He goes on to say, “If Sri Lanka inevitably has to resist on two fronts, internal and external, so be it. However, it cannot resist on the “internal external” and “external external” fronts. In other words, Sri Lanka cannot abandon a policy of balancing some powers against others, in favor of a policy of taking on all comers, far and near! If it is to be argued that in the 1980s Sri Lanka fought cross-border separatist terrorism and eventually retrieved its sovereignty, rolling back a regional intervention, it must be recalled that in the 1980s Sri Lanka was not facing the concerted pressure it is today, from the West…A Hobbesian Sri Lanka, locked in a war of all against all, will be unable to sustain itself. Internal discontent and repression, external isolation and cross-border intervention, will constitute the conditions for Tamil Eelam and its recognition.”

In his essay, Dr Jayatilleka also argues in favour of autonomy, albeit in the framework of a unitary state and refers to the example of Kosovo whose liberation struggle was fanned by the withdrawal of its existing autonomy by President Milosevic. At the present time Indian pressure appears to be the one constant in keeping the devolution debate alive. It is an unfortunate fact that apart from a handful of civil society groups there are few champions of devolution within the polity at this time. In this context the role played by India is a constructive one, as it keeps pushing for the presentation and implementation of genuine devolution based on the 13th Amendment within the existing unitary constitution as a starting point in getting the political process restored in the north and east.

India’s concerns

Regardless of its past positions, which at one point were extremely detrimental to Sri Lanka’s security, and for which it continues to be viewed with circumspection by many Sri Lankans, India remains the strongest guarantor against Tamil separatism in Sri Lanka. This would be on account of India’s concerns about its own unity, especially in the context of continuing separatist rebellions taking place in the Indian north east and Kashmir, and its past experience with separatism in Punjab and Sri Lanka’s neighboring state of Tamil Nadu. The recent developments in Kosovo cannot be considered to be isolated ones, as indeed pointed out by the Sri Lankan Foreign Ministry in its statement that received wide publicity throughout the world, and suggests the danger to India itself, which is the world’s largest collection of ethnic diversities concentrated in one country.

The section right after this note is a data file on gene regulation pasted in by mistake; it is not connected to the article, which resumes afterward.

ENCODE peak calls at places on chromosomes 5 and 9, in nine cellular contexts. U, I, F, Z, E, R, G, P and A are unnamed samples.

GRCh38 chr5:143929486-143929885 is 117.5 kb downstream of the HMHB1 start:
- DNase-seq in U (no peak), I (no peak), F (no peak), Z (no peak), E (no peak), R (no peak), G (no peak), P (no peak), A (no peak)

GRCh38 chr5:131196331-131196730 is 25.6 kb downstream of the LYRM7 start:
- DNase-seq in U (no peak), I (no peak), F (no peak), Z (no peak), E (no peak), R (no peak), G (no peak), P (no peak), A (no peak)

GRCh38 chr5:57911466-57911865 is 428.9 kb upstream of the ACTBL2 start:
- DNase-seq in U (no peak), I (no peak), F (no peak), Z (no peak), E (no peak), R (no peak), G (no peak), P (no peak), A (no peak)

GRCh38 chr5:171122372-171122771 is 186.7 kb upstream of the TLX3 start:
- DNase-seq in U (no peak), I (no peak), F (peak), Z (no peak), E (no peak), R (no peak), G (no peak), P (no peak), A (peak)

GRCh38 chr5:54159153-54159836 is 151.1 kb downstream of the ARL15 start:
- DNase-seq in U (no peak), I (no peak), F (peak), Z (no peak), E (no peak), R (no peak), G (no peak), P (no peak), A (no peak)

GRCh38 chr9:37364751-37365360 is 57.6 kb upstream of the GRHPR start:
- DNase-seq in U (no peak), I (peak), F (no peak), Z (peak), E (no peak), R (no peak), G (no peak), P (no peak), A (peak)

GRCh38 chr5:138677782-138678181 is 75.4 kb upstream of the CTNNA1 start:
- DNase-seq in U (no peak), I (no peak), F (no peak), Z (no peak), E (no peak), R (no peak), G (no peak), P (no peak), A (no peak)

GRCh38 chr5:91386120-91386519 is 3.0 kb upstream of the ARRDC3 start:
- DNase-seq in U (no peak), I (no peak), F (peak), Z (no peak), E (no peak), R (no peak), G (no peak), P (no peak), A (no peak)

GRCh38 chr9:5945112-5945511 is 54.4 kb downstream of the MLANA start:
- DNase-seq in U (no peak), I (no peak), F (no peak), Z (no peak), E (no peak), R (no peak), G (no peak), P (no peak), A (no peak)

Students of world history would no doubt recall that ethnic-based nationalism in Europe twice led to wars in the 20th century that had catastrophic consequences not only in Europe but in all parts of the world, which is why they were called world wars. The past century saw Europe consolidate itself into a system of countries through border adjustments that led to most of them having one predominant ethnic community, and relatively small ethnic minorities. The break up of the Soviet Union and Yugoslavia have been the most recent manifestations of ethno nationalism and ethnic separatism in Europe that tends to be glossed over by Western critics of ethno nationalism in the rest of the world. It is likely that as India’s own varied ethnic populations become more urban, literate and politically mobilized, the forces of ethnic separatism will also get mobilized, which India will always be on its guard against and reforming itself to prevent.

The objections to Indian intervention in Sri Lanka are based on a misreading of current international politics. India has a vested interest in preserving Sri Lanka’s unity, if only to protect its own. The JVP’s suspicions of Indian intentions in Sri Lanka do have a resonance with the general population on account of the role played by India at the outset of the separatist insurgency. Few in Sri Lanka will easily forget how in the late 1970s and up till the time of the Indo Lanka Peace Accord of 1987, India provided weapons, training and a safe haven to Tamil militants who used these advantages to create a tragic situation that has devoured over three decades of Sri Lanka’s economic developments, let alone the tragedy of lost lives and broken families now spread across the globe. On the other hand, the subsequent efforts by India to address the consequences of its mistaken policy towards Sri Lanka, including the sacrifice of over a thousand Indian lives in the failed peacekeeping operation of 1987-91, need to be given more emphasis today, as this is the present reality.